Animal activist: Let mosquitoes bite us, they’re “mothers” risking lives to feed babies
Some countries actually have mosquito-borne diseases like dengue.
People should not kill mosquitoes and instead let them bite us, urged a French television presenter, in a statement which has since garnered much ridicule worldwide.
Mosquitoes are risking their lives for their babies
Caron referred to the insect as just a “mother trying to nourish her future children”.
All mosquitoes that bite humans are female—male mosquitoes feed on plant sap or nectar instead of blood, which is why Caron referred to the insects as “mothers”.
He stated that people should allow mosquitoes to obtain “blood donations”, and that such an issue should not be considered a “drama”.
He also added that mosquitoes were merely trying to obtain protein for their eggs, risking their lives for their babies, and therefore should not be killed.
Caron’s unusual beliefs stem from how he considers himself an anti-specist—someone who believes all animals are deserving of equal treatment, according to the Mirror.
British animal-protection workers however, have opposed him, stating that his comments were “a step too far” and an “unhelpful distraction” to other purportedly more pertinent animal welfare issues.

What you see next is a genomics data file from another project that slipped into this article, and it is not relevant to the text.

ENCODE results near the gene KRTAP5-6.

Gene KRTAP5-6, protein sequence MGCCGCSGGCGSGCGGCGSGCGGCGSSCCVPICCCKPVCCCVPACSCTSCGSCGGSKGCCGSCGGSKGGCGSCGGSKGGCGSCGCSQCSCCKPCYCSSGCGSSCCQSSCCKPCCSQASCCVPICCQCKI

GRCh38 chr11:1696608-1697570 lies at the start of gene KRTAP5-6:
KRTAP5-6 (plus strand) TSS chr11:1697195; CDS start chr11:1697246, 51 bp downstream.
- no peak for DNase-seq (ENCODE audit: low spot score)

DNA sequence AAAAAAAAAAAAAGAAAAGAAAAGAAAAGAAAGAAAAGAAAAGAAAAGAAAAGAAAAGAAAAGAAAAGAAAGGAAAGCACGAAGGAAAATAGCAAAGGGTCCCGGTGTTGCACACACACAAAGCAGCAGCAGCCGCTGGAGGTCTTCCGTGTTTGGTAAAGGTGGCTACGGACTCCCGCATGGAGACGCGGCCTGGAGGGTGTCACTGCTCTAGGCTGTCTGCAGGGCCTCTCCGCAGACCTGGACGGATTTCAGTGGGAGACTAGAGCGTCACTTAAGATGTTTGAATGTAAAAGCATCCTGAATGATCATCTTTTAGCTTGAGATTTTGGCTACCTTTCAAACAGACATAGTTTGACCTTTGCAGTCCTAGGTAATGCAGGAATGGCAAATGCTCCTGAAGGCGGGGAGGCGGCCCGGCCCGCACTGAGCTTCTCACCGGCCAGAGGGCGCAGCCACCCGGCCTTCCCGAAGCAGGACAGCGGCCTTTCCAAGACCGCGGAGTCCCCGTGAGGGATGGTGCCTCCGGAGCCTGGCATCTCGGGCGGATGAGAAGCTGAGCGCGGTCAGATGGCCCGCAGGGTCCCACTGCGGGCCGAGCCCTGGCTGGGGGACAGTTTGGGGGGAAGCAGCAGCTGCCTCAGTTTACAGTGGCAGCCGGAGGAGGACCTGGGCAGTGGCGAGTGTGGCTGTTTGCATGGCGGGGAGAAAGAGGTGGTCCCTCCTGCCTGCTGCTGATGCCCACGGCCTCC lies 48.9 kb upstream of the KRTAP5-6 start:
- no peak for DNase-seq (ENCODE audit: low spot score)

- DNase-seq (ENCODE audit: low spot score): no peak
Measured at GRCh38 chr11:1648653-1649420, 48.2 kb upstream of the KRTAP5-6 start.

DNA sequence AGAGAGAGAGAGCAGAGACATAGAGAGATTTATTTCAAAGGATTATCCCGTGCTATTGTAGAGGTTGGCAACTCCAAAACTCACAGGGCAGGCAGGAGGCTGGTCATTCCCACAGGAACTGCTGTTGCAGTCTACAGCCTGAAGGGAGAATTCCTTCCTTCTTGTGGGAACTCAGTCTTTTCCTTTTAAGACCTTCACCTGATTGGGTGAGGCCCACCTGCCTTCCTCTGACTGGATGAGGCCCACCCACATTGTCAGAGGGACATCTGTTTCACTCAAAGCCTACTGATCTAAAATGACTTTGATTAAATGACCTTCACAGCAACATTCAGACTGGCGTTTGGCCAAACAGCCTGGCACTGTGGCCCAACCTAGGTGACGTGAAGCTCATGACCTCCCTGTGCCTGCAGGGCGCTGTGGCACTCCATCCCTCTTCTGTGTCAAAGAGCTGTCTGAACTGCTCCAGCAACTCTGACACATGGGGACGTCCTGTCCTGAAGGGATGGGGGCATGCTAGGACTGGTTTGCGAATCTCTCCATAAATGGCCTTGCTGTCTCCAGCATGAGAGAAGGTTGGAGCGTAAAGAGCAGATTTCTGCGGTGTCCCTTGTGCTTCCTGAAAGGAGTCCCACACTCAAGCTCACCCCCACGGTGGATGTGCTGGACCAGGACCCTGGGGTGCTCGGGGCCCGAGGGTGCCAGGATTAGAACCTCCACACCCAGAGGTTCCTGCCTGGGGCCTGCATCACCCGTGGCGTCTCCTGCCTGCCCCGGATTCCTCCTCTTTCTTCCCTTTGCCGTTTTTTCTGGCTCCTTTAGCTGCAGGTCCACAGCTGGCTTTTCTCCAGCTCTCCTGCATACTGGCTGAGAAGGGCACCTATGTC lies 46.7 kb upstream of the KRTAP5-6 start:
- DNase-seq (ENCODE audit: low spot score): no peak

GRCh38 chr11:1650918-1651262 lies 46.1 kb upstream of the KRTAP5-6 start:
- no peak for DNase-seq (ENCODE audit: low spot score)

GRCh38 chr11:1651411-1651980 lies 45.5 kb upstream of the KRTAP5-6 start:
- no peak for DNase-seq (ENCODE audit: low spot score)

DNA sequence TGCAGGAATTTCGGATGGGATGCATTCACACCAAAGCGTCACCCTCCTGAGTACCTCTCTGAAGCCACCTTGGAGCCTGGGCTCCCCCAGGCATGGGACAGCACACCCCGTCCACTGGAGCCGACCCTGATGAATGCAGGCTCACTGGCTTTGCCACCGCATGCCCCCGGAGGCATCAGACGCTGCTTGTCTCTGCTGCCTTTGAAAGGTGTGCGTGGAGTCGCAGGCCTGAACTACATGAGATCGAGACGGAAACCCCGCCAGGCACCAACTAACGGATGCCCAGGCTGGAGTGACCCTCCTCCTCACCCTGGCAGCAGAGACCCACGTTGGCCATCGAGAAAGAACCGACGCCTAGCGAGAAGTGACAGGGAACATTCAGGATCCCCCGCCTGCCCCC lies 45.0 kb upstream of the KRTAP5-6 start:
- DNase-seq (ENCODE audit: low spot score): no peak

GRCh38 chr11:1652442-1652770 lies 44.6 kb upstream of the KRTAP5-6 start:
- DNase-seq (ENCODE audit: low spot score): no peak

UK head of animal welfare group Animal Equality Toni Vernelli stated that she drew the line at “parasites that carry malaria and kill millions of people a year”.
Some countries have mosquito-borne diseases
The Frenchman however, encouraged people to follow the example of one philosopher and activist Albert Schweitzer.
Schweitzer believes that killing mosquitoes under certain circumstances is necessary, such as in Africa where malaria transmitted by mosquitoes is prevalent.
Killing them though, in other safer areas is not ideal, and Caron encouraged animal lovers to avoid doing so.
Caron’s beliefs aren’t likely to gain much favour in countries where mosquitoes actually pose a real threat.
The flying insects are known to transmit a host of life-threatening diseases such as malaria, yellow fever, chikungunya and dengue.
The latter is a real concern in Singapore, with the country currently in the midst of peak dengue season. 9,135 cases have been reported as of August 2, according to The Straits Times.
Top photo from Le Huffington Post / YouTube and Pixabay